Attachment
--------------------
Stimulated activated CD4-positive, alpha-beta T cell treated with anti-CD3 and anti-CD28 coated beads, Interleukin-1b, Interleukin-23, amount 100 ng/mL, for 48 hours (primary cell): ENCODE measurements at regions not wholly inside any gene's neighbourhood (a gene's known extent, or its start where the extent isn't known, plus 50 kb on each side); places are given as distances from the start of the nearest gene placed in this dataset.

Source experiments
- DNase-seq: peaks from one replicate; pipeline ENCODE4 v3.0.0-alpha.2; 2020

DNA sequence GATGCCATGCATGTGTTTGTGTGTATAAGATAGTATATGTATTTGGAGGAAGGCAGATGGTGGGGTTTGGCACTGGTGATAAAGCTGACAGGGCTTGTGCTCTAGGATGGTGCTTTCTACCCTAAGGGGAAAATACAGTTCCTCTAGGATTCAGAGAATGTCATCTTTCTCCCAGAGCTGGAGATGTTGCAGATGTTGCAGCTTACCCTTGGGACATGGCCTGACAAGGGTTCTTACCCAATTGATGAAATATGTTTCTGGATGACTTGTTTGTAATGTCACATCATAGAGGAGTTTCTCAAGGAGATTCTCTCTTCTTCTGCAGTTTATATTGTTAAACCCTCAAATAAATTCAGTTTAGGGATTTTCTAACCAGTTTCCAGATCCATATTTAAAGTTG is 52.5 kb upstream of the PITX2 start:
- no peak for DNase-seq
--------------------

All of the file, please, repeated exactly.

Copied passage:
Stimulated activated CD4-positive, alpha-beta T cell treated with anti-CD3 and anti-CD28 coated beads, Interleukin-1b, Interleukin-23, amount 100 ng/mL, for 48 hours (primary cell): ENCODE measurements at regions not wholly inside any gene's neighbourhood (a gene's known extent, or its start where the extent isn't known, plus 50 kb on each side); places are given as distances from the start of the nearest gene placed in this dataset.

Source experiments
- DNase-seq: peaks from one replicate; pipeline ENCODE4 v3.0.0-alpha.2; 2020

DNA sequence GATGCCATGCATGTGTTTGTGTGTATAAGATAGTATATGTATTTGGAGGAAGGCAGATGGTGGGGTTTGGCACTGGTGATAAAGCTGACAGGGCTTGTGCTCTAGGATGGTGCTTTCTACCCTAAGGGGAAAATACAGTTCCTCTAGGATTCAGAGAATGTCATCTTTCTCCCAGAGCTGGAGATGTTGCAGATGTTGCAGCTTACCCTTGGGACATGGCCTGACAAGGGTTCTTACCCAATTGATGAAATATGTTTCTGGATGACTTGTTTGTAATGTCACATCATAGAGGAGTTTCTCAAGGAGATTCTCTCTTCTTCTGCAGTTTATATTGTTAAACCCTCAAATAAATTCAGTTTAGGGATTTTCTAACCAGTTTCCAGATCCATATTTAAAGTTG is 52.5 kb upstream of the PITX2 start:
- no peak for DNase-seq